Brussels – U.S. President Joe Biden is to take part in his debut NATO summit on Monday as the 30 countries look to turn their attention to external threats.
The organisation will also seek to put the strained years of Donald Trump’s administration behind them.
The NATO members are planning to call on China to respect international commitments and live up to its role as a major world power, NATO sources told dpa.
They are also expected to urge the country to increase its transparency with regards to its nuclear abilities.
This would be the first time NATO leaders take such an assertive stance towards China. After their last meeting in late 2019, they stated only that they “recognise that China’s growing influence and international policies present both opportunities and challenges.”
The NATO meeting comes at the heels of the Group of Seven (G7) summit in England where major industrialised nations committed to taking a tougher stance on Beijing on matters such as unfair trade practices, human rights issues, and the crackdown on the opposition in Hong Kong.
At the same time, the G7 declaration underlined a common interest in cooperation with China on global challenges like climate change.
But China is not the only country under scrutiny by NATO members.
Leaders are also expected to send a pointed message to an increasingly aggressive Russia – the defence alliance’s traditional adversary – as well as tackling security issues linked to climate change, cyber defence, and new military technology.
In addition, the allies should sign off a reform plan for 2030 and formally decide to start overhauling their core strategic concept, which was last updated in 2010.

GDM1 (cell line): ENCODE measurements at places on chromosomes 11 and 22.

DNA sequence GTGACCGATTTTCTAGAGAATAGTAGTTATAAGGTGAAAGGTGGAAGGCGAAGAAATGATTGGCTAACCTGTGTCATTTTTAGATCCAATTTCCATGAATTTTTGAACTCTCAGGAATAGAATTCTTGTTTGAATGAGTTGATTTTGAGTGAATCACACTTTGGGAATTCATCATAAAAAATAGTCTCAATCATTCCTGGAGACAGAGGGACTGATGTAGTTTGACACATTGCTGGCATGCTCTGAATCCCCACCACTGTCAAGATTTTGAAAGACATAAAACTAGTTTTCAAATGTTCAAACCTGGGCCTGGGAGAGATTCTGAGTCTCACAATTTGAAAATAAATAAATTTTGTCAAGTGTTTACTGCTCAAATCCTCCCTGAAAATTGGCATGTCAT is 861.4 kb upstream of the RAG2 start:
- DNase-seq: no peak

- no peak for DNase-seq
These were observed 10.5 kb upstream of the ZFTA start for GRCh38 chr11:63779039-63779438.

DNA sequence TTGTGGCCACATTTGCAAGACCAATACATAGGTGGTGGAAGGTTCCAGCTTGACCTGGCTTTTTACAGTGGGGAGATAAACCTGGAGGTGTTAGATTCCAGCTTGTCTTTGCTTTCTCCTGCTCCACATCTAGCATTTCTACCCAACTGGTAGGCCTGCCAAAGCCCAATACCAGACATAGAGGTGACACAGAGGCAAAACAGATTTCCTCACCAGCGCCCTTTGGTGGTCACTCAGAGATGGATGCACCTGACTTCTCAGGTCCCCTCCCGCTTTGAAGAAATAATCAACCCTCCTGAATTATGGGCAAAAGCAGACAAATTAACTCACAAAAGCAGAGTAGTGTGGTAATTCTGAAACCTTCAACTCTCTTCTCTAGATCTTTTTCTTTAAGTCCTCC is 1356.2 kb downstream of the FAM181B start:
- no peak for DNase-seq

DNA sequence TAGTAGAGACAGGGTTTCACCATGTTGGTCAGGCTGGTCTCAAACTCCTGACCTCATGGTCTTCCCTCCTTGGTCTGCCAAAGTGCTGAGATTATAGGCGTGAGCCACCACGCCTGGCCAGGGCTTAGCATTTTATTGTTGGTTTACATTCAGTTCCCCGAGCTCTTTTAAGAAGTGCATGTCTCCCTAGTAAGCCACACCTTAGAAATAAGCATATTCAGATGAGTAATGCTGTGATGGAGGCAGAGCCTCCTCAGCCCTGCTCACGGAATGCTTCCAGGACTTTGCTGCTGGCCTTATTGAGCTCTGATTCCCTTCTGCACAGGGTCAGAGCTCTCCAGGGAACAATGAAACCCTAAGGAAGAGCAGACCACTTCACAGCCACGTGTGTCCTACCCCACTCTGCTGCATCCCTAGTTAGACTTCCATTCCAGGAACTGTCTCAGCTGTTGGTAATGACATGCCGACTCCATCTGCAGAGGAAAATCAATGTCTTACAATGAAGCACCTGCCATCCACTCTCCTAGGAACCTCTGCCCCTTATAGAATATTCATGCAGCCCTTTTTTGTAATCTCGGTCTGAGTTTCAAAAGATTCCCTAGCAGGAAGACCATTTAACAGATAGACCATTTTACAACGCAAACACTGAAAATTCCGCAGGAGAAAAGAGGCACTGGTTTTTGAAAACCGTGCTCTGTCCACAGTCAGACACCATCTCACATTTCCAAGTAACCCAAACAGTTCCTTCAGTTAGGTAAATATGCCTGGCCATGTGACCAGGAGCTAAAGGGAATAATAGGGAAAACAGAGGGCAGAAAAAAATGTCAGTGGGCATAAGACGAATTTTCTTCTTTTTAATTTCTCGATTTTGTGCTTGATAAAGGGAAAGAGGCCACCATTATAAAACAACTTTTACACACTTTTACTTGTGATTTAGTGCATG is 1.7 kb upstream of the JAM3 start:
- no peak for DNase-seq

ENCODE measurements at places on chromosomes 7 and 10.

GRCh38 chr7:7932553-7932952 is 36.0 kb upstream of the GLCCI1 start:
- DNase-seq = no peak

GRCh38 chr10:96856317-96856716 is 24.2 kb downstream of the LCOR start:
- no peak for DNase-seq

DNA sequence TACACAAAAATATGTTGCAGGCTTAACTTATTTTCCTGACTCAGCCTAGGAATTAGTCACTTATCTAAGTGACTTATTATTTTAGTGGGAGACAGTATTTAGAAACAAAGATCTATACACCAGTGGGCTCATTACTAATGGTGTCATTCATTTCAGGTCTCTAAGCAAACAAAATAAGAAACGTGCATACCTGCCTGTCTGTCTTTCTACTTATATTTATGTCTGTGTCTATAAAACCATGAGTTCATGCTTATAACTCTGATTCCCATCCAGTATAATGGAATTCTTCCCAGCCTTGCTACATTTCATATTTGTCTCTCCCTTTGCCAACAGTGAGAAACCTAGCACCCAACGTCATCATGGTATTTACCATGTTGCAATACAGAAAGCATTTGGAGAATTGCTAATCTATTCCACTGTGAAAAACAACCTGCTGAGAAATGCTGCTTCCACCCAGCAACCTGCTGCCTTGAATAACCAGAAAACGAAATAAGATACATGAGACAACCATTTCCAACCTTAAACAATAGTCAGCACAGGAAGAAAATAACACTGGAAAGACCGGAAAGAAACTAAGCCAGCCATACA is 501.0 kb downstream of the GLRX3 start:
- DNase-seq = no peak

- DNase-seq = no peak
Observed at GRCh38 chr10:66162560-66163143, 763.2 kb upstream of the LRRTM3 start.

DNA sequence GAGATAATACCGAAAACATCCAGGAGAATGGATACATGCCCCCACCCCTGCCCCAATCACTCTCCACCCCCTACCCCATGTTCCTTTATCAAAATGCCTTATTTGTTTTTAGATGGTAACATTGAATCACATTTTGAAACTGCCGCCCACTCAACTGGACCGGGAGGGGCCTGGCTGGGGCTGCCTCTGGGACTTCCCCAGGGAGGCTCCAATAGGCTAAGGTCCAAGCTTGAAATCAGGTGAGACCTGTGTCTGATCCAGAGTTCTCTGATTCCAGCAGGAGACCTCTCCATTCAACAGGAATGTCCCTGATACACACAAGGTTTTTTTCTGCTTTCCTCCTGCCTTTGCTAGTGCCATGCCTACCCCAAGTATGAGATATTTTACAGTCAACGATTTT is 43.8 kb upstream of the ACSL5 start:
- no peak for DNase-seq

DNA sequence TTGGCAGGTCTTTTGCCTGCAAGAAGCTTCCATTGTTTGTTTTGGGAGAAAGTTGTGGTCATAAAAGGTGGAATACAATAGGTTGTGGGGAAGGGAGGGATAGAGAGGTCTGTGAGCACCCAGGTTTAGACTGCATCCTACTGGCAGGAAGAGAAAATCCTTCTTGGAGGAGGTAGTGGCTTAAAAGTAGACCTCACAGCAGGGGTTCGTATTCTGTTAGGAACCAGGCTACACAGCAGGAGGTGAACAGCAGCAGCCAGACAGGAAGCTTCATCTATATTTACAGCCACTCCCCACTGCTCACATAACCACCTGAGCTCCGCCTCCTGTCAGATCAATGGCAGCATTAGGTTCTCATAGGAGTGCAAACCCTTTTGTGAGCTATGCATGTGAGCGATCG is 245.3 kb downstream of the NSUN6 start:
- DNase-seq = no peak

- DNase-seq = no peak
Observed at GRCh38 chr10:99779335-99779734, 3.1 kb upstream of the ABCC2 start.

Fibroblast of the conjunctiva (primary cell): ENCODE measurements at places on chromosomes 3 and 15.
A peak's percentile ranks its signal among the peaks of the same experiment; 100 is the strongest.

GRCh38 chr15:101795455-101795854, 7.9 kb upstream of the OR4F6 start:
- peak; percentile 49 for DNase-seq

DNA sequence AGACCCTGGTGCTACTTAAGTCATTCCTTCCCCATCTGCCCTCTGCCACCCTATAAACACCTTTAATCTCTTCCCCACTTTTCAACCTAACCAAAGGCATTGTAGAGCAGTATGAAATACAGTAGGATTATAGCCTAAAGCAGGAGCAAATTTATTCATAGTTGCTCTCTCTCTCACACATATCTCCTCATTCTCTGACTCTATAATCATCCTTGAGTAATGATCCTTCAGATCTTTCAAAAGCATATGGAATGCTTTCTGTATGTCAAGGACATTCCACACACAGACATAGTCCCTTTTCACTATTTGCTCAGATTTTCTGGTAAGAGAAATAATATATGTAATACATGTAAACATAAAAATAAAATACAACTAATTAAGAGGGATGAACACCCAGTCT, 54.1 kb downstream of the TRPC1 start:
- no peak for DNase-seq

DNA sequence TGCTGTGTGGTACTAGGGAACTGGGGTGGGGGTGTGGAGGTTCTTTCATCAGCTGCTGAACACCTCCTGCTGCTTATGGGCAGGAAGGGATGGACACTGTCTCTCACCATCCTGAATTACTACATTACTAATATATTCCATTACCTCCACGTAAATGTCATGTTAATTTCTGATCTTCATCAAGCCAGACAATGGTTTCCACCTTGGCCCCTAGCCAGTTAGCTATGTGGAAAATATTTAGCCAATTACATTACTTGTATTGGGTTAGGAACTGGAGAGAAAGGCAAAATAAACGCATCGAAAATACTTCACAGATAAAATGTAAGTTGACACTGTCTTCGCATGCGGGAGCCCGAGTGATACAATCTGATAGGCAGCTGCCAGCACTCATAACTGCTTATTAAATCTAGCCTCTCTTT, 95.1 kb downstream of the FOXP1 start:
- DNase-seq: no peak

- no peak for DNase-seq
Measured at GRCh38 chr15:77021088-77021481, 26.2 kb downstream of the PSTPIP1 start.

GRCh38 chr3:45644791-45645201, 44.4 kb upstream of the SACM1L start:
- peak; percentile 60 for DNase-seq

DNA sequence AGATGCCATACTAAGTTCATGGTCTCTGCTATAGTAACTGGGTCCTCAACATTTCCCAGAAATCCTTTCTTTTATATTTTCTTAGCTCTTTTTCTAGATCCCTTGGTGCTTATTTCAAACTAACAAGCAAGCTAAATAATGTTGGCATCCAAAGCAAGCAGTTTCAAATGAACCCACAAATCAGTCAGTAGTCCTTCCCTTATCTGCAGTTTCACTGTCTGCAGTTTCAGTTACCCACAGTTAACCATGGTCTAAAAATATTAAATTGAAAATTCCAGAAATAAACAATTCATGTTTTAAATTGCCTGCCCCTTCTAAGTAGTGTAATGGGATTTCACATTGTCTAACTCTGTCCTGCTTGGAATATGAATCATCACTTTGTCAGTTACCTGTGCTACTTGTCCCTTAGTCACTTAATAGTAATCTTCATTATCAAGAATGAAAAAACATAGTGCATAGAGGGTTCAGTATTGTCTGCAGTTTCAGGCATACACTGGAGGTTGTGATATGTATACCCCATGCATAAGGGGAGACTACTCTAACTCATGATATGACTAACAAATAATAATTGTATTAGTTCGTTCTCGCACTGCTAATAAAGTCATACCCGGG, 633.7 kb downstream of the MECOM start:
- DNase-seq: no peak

Biden is planning a bilateral meeting on the sidelines with Turkish President Recep Tayyip Erdogan.
The two are NATO allies but have traded harsh words about each other in the past.
Another important issue is NATO’s ongoing withdrawal from Afghanistan almost 20 years after the U.S. invasion in the wake of the 9/11 attacks.
While the NATO allies are to keep up funding as well as security and civilian support, the exact nature of future cooperation with Afghan authorities is yet to be determined.
The drawdown, set to be completed later this year, is coinciding with increased bloodshed in Afghanistan, with the militant Islamist Taliban group regaining control over territory.
According to a White House statement, Biden will “reaffirm the enduring transatlantic bond through NATO and underscore the US ironclad commitment to Article 5 – an attack on one is an attack on all and will be met with a collective response.”
Frustrated by what Washington has long viewed as unfair defence spending imbalances among the allies, former U.S. president Trump repeatedly raised doubts whether his country would provide military assistance in a crisis.
He even threatened to leave NATO.
Though more conciliatory in tone, the Biden administration still wants to see other allies spend more on defence.
NATO chief Jens Stoltenberg said Friday he expected allies to agree on funding commitments reflecting their heightened ambition, but made no mention of his original, bolder proposal to jointly fund exercises in the bloc’s eastern flank.
This had been a key element of the 2030 modernization drive, but according to multiple sources within the alliance, has been scaled back in negotiations in the run up to the summit. (NAN)